Do You Need To Taper Benadryl (Diphenhydramine)?

In most cases, it does not need to be tapered.


I am a 70 year old adult and take Benadryl (diphenhydramine HCL) 25 mg at night to help me get drowsy before bedtime. Is this safe? I’ve been doing this every evening for over a year. If I decide to stop this regimen, do I need to gradually ween off, or can I just abruptly just stop?

Asked by Chris On Sep 06, 2018

Answered by
Medical Content Reviewed By PharmacistAnswers Staff

On Sep 06, 2018

Benadryl (diphenhydramine) is a "first-generation" antihistamine, commonly used to prevent allergy symptoms and for the treatment of certain allergic reactions.

"First-generation" antihistamines are known for their sedative properties, which is why they are often used in over the counter sleep aids. Diphenhydramine (the active ingredient in Benadryl) is used in a variety of products including Tylenol PM and ZzzQuil.

Is Benadryl Addictive?

Benadryl (diphenhydramine), for the vast majority of individuals, is not known to cause a physical dependence. It has been reported however, to cause a psychological dependence (1, 2, 3, 4) in some. While there are cases of misuse and abuse, withdrawal symptoms from Benadryl are rare, even with long term use.

Nevertheless, Benadryl has strong anticholinergic effects, and there have been reports of 'anticholinergic withdrawal' in some individuals taking Benadryl for extended periods of time (5, 6). Potential symptoms include:

  • Muscle spasm/tightness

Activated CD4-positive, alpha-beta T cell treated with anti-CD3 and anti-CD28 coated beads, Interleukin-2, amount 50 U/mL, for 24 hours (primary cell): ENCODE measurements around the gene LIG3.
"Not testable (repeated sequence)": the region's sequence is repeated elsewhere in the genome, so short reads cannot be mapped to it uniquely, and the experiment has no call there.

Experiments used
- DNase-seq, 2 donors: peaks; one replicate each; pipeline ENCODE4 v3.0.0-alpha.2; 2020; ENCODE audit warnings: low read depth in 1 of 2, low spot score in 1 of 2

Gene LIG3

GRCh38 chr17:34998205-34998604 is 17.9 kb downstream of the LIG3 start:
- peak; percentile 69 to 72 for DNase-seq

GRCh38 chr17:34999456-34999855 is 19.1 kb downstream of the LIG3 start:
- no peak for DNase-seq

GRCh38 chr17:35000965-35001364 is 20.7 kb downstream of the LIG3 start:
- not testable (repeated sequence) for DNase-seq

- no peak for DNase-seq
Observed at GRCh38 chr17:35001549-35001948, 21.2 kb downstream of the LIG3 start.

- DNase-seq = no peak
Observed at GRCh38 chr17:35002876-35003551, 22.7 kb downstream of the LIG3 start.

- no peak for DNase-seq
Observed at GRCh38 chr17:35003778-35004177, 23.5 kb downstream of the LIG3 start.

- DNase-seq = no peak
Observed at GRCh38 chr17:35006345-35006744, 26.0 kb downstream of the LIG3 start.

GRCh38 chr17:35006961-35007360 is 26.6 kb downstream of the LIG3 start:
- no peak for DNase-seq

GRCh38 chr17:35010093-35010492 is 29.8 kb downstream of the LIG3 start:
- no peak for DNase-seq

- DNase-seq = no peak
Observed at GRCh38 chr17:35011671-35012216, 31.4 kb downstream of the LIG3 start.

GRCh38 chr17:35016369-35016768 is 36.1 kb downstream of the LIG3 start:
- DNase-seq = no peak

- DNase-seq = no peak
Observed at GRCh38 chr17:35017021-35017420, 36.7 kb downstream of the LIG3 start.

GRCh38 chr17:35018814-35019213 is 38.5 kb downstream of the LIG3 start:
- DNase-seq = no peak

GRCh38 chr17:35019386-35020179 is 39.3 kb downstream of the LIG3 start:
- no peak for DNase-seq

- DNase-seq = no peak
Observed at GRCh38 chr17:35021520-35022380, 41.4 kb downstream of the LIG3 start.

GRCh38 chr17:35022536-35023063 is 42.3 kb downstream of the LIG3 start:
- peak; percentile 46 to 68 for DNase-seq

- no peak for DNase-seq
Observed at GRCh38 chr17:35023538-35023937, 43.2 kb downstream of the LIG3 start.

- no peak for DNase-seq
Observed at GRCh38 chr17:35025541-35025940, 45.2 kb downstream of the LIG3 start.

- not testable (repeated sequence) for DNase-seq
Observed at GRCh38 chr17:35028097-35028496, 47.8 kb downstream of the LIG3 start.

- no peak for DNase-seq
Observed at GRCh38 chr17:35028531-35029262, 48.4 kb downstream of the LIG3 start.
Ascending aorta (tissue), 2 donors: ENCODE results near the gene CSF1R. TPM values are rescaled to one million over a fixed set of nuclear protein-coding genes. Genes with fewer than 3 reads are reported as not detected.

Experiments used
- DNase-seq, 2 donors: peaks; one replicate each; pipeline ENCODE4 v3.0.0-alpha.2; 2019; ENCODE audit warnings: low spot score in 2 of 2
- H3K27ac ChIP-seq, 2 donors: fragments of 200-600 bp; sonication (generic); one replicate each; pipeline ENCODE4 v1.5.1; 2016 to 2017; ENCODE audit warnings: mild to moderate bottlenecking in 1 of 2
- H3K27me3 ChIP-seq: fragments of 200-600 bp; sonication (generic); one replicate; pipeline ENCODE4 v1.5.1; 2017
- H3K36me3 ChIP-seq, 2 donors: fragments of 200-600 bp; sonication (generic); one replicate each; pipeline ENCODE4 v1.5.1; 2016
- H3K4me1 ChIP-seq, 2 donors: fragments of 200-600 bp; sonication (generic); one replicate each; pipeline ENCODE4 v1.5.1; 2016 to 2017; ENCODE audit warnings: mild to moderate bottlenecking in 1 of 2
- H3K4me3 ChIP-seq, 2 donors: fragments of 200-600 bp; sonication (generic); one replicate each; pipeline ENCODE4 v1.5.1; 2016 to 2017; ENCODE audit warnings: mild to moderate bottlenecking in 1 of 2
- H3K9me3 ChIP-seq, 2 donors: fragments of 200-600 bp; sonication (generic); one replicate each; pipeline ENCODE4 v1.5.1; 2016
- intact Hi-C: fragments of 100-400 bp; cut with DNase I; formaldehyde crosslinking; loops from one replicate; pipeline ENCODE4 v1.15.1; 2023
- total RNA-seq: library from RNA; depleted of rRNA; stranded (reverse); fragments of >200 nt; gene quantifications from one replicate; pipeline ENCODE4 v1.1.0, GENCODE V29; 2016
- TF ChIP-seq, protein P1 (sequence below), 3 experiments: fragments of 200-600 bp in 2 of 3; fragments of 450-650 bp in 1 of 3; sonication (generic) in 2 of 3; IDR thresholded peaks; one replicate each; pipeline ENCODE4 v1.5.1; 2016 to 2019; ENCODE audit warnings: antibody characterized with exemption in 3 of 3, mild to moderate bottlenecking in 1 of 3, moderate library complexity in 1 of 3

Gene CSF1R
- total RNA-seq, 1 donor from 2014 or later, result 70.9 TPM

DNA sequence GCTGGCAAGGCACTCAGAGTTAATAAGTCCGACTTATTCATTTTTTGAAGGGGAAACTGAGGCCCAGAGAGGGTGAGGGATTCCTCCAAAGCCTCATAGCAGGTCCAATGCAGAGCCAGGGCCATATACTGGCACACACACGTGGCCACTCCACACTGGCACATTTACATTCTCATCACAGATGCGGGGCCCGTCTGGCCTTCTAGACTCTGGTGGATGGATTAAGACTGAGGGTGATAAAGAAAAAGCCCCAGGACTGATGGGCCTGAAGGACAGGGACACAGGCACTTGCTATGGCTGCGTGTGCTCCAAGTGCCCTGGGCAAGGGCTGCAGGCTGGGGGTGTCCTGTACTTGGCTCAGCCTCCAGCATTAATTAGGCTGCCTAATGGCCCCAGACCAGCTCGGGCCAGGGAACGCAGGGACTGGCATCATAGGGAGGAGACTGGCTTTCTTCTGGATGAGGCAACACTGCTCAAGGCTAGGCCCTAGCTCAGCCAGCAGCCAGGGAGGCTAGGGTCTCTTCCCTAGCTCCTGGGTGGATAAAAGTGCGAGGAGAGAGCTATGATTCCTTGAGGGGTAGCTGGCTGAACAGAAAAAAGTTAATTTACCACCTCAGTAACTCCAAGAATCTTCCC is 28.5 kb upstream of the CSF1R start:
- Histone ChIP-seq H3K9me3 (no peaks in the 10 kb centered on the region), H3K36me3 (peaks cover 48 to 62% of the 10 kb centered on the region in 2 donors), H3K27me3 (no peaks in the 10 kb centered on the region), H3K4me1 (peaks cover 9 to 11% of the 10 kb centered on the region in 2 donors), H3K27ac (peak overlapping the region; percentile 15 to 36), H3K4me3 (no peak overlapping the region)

• Increased body temperature
  • Increased blood pressure
  • Incontinence
  • Anxiety symptoms (9)
  • Sweating

Reports of withdrawal symptoms are uncommon, and are generally published in case reports and not large review studies (7).

The FDA allows Benadryl to be classified as 'non-habit forming' (38). However, As Benadryl may mask symptoms or otherwise hide medical issues contributing to insomnia, it can certainly be perceived as "habit-forming" or necessary since stopping the medication can result in the return of sleep problems.

Tapering Benadryl

As Benadryl doesn't typically cause physical dependence, for most individuals, it is not necessary to taper the medication.

If you are experiencing any of the anticholinergic withdrawal symptoms mentioned above, it would be prudent to discuss a proper course of action with your doctor. They may recommend a taper in certain situations or they may recommend other medications to mitigate the effects you may experiencing.

If you are recommended to taper Benadryl, there is no specific guidance on how to appropriately do this. As a general rule of thumb, medications with anticholinergic effects that are tapered should be done over at least a 7 day period of time (10, 11, 12). 

Benadryl Use In Older Adults

While not contraindicated, Benadryl should be used cautiously in geriatric individuals as they are thought to be more susceptible to the anticholinergic effects of the drug. In fact, unless using Benadryl for allergic reactions, its use is not recommended according to the Beers List (13) since it has strong anticholinergic effects.

The Beers list notes an increased risk of side effects using anticholinergic drugs (like Benadryl) in the elderly, including:

  • Dry Mouth
  • Confusion
  • Increased risk of falls
  • Constipation
  • Worsening dementia

In addition, according to the OBRA (Omnibus Budget Reconciliation Act) guidelines, all cough, cold, and allergy medications should be used only for a limited duration (less than 14 days) unless no other alternative treatments are available (14). Topical Benadryl products are considered safe.

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